Weird Birds by Chris Early
Weird Birds features:
- Beautiful photographs that show the birds in sharp, clear detail
- Informative captions that provide fascinating details about the lives of these intriguing creatures.
Available in paperback, the book will appeal to middle school students exploring topic ideas, younger students interested in wildlife and advanced readers who enjoy picture books.
When most people first think of birds, they think of pigeons or sparrows or maybe the pretty cardinal at their backyard bird feeder. But when you start to tally the many different kinds of birds you know, you realize how diverse and amazing these vertebrates are. From massive flightless ostriches to tiny whirring hummingbirds, birds come in all sorts of shapes and sizes. And the size range is impressive: it would take 67,650 bee hummingbirds, often regarded as the world's smallest bird, to reach the weight of the world's heaviest bird, the ostrich.
Birds are the only modern creatures to possess feathers. Feathers grow from follicles in the skin (like mammalian hairs do) and they are made up of keratin, which is also found in claws and scales. It is likely that feathers evolved from reptilian scales. Feathers are what allow birds to fly, along with other adaptations such as being light (hollow bones, no teeth, smaller or loss of organs) and powerful (strong breast muscles). Feathers also help birds stay warm and waterproof. But their function in visual communication is something that really makes birdlife so spectacular.
Feathers come in an incredible variety of colors and shapes for the purpose of attracting a mate, but this attracts our attention as well. The massive tail of a peacock, the rainbow colors of a parrot or the fine plumes of an egret have been impressing people for thousands of years.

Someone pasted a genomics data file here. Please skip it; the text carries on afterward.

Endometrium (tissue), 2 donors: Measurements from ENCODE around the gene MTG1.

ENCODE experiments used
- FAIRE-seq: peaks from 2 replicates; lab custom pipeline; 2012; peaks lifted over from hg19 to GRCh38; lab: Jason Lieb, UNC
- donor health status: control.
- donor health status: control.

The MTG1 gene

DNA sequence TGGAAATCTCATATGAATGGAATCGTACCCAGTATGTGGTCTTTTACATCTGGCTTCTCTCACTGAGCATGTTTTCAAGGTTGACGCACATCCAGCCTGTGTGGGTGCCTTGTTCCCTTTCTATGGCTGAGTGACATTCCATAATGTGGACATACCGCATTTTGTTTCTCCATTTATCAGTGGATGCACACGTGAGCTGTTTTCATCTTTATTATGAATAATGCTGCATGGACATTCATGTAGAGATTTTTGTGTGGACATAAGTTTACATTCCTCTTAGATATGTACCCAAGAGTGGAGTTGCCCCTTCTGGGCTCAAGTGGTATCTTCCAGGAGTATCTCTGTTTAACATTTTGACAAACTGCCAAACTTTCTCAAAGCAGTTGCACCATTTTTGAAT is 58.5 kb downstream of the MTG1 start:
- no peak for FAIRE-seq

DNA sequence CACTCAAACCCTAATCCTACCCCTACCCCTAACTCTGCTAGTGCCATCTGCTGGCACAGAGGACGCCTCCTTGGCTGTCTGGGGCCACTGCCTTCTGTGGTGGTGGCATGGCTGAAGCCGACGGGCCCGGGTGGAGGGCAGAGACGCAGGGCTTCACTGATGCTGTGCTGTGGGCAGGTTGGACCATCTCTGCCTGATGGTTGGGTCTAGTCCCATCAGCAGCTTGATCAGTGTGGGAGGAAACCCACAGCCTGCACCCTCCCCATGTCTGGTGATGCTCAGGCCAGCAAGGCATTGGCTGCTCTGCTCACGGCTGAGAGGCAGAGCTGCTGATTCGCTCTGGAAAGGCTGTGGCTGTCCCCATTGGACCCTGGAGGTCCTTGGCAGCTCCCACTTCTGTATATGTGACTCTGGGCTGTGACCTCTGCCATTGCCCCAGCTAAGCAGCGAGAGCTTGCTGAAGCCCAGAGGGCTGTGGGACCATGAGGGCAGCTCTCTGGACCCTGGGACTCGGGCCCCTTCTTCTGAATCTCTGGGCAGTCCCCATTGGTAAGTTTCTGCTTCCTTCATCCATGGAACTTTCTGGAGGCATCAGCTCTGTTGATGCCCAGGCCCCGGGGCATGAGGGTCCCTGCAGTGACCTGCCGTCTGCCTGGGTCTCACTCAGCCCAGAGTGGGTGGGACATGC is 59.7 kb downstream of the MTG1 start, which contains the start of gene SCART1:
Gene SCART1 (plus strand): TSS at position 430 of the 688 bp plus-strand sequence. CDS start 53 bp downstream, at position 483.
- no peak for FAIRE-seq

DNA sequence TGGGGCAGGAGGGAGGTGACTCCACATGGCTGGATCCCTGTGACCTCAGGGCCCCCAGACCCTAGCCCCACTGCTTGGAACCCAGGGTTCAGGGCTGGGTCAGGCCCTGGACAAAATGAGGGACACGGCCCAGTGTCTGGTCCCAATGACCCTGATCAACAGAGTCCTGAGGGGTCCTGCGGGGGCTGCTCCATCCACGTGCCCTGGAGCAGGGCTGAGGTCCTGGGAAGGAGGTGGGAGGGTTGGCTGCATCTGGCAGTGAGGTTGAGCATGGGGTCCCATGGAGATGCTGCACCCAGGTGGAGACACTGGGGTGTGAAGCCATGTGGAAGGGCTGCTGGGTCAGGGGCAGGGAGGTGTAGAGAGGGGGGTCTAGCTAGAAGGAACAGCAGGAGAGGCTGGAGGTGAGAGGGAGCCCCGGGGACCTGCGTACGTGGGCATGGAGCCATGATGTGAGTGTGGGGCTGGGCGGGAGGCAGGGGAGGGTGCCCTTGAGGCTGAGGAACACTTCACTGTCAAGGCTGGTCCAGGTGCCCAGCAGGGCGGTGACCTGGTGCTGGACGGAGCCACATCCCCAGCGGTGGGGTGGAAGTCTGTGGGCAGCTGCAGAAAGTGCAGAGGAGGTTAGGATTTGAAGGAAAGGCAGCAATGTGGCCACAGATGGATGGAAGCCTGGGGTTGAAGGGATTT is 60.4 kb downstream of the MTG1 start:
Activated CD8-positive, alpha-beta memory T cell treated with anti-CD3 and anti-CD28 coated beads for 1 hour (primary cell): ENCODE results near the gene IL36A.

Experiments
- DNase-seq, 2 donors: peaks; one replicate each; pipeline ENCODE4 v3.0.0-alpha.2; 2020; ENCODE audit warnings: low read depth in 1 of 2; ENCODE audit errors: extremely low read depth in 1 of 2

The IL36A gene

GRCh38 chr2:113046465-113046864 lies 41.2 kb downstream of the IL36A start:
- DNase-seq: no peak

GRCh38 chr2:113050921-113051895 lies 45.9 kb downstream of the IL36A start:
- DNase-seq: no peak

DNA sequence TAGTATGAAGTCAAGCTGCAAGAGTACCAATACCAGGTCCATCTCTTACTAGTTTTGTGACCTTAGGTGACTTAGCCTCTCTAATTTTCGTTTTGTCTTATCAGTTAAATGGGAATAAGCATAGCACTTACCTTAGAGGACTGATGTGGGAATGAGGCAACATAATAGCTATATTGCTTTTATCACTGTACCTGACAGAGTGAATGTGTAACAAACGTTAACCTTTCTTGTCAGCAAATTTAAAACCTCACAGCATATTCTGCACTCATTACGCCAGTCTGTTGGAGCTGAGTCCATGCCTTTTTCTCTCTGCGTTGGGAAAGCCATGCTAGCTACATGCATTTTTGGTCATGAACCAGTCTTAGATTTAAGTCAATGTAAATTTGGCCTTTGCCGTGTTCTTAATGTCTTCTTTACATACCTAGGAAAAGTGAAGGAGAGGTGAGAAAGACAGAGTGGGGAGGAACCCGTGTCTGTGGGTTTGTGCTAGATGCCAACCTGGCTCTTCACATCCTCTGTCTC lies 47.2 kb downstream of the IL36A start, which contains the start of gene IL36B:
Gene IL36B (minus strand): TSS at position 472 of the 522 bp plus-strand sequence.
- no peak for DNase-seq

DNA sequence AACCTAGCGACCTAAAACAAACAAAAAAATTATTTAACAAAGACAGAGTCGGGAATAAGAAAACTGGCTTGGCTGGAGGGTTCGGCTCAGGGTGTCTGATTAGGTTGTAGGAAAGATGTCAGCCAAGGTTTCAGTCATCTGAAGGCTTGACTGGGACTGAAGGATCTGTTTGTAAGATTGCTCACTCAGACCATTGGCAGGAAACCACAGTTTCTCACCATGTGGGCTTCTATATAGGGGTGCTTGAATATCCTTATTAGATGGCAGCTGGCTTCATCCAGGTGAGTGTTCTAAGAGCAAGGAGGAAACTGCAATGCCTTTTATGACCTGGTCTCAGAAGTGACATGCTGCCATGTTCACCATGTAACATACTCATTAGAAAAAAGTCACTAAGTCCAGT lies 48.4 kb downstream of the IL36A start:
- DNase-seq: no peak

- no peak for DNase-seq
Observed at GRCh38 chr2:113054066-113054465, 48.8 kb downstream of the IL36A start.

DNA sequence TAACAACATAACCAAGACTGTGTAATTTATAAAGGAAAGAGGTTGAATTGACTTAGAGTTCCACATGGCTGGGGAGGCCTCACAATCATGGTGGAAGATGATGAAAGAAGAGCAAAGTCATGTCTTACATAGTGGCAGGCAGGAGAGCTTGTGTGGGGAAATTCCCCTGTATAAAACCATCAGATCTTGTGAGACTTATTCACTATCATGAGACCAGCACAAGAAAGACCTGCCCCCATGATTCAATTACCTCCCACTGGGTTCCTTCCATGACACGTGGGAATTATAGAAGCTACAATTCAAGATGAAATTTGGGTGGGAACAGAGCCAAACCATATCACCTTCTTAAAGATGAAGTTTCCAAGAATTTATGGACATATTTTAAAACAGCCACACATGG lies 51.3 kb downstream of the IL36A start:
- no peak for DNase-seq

But it is not just feathers that make birds strange to us. The different shapes of birds make them an especially diverse group of animals. Pondering beaks alone, there are the dagger-like beaks of herons, the curved beaks of ibises and the hooked beaks of owls and hawks. Other beaks are shaped as chisels, spoons, probes, tweezers, sieves and pouches. Legs and feet are almost as variable. Long legs of storks, webbed feet of ducks, skinny toes of jacanas and weapon-like claws of raptors help birds find and secure food. The plethora of beaks and leg shapes are just a few of the adaptations that help birds survive in habitats all over the planet.
With over 10,000 species, birds are sure to impress anyone who stops to take a closer look.
Some birds look bizarre. Some behave that way. This colourful book presents more than 50 strange birds, preening, stretching and showing their strange bodily adaptations in marvellous detail. Brilliant feathers in all the colours of the rainbow, a wide variety of outlandish beaks and unique genetic adaptations are just a few of the features that will captivate nature lovers while stimulating their curiosity. (The Canadian Children's Book Centre's Best Books f 2015-03-01)